Japan’s translation era is here

As you probably know, I translate from Japanese into English. Japan was traditionally quite an isolated country, but in the past ten years or so, it’s seen a huge boom in tourism from the west. As we all know, tourism equals translation. These annoying English-speaking tourists can’t read the Japanese signage or pamphlets, so everything has to be put into English for them. How bothersome!

Particularly with the 2020 Tokyo Olympics coming up next year, Japan is currently enjoying record-breaking numbers of tourists. To take a slightly more pessimistic view of this, Japan is almost choking from the weight of all of these tourists! For translators, this increase is a blessing, but for the sustainability of the country, it’s a bit worrying.

But I’m not here to talk about the effects of tourists on Japan. I want to talk about the translation implications of suddenly becoming a must-see destination.

Japanese people are shy and very reluctant to use English with foreigners. This is both a well-known stereotype and an undeniable reality. This shyness is one potential reason why Japanese people aren’t very good at English – they shy away from using at it whenever possible. Of course, this is just a generalisation of an entire country, but overall it means that tourists aren’t able to rely on asking the locals for advice as they would in another country. Without easily-accessible local help, tourists have to rely on English-language information.

And what does “tourism translation” mean? The scope is perhaps difficult to visualise for most people, but this concept of tourism-related documents means anything related to tourism. More specifically, it spans from websites, advertisements, signage and information in hotels, ryokans, hostels, restaurant menus, information for tourists, culture/custom explanations, history (pamphlets, etc.), information at tourist attractions, signage and information at airports, museums, on the street, at train stations, and even translated information for events, festivals, competitions, and tournaments.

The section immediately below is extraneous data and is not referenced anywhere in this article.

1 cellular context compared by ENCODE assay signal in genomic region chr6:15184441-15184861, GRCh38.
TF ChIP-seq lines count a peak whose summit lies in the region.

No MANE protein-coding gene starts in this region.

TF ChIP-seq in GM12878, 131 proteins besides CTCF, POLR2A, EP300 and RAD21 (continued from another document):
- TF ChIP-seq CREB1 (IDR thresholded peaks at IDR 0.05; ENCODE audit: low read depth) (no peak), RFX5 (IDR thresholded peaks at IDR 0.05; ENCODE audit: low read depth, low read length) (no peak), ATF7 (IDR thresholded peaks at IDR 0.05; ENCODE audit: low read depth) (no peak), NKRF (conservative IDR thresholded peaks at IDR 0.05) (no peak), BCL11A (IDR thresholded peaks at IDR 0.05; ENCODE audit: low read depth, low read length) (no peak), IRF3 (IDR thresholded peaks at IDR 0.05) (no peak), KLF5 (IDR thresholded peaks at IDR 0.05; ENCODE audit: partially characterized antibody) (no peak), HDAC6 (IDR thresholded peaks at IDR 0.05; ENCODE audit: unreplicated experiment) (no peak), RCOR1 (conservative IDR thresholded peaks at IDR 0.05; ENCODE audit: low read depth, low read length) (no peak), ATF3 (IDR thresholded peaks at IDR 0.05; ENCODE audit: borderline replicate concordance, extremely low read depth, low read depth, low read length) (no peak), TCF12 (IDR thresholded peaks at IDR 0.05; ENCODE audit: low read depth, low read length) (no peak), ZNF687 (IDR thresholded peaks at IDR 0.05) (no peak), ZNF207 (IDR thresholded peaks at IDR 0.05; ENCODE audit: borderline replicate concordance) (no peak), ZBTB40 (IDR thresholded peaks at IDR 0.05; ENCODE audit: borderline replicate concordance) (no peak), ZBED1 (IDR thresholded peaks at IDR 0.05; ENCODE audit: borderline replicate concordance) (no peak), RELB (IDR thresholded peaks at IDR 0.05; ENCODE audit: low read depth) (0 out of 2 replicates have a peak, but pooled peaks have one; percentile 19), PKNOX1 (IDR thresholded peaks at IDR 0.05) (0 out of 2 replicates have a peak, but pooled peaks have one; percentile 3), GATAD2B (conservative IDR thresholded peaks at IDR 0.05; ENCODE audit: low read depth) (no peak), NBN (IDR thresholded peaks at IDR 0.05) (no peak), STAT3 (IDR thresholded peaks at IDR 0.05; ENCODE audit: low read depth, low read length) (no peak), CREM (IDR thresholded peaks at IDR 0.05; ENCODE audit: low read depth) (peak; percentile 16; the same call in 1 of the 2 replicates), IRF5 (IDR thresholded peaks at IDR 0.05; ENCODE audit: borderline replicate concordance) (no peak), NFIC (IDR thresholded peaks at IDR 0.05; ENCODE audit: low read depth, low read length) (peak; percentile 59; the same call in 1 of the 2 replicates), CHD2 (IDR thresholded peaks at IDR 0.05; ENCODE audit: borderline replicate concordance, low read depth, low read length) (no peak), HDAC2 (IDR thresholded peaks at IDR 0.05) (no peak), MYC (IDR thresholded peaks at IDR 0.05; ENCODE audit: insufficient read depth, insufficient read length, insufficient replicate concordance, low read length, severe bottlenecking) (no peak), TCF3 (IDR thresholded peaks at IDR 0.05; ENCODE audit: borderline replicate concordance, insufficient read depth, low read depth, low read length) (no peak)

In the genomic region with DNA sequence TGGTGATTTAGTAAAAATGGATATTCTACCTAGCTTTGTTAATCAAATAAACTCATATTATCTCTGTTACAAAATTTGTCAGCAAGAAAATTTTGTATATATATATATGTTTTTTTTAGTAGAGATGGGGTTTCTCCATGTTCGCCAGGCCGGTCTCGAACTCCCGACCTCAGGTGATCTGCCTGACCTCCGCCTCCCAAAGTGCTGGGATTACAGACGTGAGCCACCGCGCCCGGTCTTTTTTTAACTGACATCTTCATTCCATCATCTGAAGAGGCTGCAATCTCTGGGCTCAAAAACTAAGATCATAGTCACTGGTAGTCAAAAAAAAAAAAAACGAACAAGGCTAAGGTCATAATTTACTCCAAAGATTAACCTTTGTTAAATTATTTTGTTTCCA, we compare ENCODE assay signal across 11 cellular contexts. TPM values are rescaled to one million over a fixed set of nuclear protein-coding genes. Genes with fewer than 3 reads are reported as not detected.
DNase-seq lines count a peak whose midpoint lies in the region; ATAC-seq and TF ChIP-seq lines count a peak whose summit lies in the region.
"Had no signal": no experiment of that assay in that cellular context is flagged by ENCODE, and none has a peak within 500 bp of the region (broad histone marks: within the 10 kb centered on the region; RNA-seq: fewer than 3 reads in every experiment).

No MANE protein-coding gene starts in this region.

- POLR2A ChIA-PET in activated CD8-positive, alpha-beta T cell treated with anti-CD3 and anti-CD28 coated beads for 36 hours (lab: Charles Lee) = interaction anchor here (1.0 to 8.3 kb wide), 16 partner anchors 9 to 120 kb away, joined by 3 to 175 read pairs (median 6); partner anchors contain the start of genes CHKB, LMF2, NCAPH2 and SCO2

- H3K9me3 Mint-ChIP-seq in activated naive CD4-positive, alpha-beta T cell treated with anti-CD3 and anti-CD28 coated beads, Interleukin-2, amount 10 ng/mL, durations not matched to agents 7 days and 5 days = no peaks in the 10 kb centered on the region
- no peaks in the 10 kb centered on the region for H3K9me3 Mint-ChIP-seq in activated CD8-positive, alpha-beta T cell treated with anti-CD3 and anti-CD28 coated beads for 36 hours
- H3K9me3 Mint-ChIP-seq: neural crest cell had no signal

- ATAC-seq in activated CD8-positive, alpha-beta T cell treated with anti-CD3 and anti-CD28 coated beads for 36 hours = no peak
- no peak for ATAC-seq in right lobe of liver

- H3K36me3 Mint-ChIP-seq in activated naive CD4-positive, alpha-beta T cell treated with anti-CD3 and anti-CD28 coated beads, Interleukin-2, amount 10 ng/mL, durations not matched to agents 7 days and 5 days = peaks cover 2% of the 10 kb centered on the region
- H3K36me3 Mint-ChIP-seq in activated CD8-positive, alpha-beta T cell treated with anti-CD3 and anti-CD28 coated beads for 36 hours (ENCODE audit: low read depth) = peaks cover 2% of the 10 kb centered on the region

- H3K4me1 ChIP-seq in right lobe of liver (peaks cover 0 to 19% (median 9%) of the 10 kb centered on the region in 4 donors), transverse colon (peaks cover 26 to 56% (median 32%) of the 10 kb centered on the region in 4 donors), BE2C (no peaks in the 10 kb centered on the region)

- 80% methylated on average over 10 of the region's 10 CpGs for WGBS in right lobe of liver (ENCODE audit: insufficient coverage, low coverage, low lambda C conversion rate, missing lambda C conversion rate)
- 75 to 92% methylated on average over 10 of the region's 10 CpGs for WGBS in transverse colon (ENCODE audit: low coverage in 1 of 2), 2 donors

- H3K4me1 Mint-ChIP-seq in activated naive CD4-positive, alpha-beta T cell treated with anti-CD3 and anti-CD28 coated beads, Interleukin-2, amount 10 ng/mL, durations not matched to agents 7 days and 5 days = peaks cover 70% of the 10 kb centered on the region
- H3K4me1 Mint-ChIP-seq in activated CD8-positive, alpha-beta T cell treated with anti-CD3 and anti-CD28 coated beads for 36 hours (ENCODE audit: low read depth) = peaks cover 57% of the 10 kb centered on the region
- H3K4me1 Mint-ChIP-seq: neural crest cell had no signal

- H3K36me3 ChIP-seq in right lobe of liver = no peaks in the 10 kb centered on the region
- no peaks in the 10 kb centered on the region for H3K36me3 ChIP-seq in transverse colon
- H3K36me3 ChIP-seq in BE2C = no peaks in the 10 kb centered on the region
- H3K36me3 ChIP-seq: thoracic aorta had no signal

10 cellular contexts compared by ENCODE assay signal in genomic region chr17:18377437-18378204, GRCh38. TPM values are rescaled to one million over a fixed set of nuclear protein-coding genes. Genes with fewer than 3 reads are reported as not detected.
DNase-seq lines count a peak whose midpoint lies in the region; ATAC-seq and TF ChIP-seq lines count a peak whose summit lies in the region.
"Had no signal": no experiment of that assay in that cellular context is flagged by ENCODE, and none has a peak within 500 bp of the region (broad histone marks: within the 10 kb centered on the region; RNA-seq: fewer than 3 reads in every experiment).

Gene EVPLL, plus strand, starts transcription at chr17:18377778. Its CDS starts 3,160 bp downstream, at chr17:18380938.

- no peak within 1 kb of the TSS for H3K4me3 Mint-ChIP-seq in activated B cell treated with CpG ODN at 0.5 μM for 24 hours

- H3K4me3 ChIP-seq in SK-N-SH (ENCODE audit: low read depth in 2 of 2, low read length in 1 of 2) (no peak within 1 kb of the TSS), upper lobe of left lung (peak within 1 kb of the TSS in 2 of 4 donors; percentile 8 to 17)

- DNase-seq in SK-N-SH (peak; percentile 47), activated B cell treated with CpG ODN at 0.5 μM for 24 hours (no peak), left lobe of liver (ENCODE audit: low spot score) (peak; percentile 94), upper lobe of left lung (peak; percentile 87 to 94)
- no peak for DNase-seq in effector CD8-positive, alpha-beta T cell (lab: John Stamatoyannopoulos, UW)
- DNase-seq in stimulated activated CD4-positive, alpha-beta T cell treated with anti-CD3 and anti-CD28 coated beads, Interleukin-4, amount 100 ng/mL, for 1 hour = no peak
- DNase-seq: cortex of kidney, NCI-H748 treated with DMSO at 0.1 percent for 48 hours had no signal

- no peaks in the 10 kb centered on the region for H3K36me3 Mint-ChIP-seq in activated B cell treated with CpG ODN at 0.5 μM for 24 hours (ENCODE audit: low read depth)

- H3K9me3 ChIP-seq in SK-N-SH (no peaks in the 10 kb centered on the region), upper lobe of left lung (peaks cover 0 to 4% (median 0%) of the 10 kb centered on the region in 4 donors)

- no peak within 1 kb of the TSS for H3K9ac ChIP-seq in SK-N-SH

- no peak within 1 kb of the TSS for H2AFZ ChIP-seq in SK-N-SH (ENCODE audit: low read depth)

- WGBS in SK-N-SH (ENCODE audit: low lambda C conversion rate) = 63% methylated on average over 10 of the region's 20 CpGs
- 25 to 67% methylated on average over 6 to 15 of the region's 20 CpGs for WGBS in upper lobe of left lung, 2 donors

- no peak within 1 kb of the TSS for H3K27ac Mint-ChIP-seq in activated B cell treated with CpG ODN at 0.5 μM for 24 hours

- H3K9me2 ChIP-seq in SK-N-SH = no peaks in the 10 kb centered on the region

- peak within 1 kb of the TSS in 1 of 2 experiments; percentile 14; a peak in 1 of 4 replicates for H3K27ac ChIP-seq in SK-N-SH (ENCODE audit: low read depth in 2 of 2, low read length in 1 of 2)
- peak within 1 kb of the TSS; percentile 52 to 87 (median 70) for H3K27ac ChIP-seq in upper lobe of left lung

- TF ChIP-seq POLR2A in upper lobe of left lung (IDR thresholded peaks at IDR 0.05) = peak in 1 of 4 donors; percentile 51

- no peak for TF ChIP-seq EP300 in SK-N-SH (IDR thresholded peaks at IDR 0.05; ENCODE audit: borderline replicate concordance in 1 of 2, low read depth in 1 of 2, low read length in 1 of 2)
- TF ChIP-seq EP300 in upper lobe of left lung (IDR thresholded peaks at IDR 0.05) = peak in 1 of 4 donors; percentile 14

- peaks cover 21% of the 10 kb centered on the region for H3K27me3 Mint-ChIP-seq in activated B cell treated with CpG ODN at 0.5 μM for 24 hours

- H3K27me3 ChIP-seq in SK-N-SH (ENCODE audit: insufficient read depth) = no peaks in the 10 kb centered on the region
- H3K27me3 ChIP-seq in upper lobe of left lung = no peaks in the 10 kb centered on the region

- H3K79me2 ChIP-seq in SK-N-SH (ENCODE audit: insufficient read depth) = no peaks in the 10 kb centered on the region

Tourism translation is a huge market, and it just keeps growing.

A lot of the translation I do these days is tourism-based, and the scope is incredible. To name a few, I’ve recently done promotional material for general facilities, sightseeing, shopping and restaurants, restaurant menus, information about shopping malls and attractions and Tokyo Olympic-related information.

Despite this, there’s still a lot of translation that’s being churned out through machine translation, and a lot of this is utter gibberish. How else would “French fries” become “French flies” on a restaurant menu? These sorts of mistranslations are everywhere, and all they do is amuse the foreign traveller. Unfortunately, as a result of these clumsy translations, Japan is getting a reputation as a non-English society. Don’t be deceived by all the “English” text in Japan these days because a lot of it isn’t real English. It’s just nonsense a machine spat out (see the above photo, taken from my lovely hotel in Asakusa).

There’s a lot of nonsense out there, and a simple Google search will leave you entertained, but these mistranslations are just causing Japan to be laughed at, and not taken seriously as a multilingual country.

Ultimately it’s a problem that stems down to budgetary issues and a lack of awareness of the power of language. No one wants to spend money on translation when it can be done for free (unaware that this will seriously compromise the quality, or in this case, most basic readability). Proper English translations done by native English speakers would go a long way to improve Japan’s image in regards to English.

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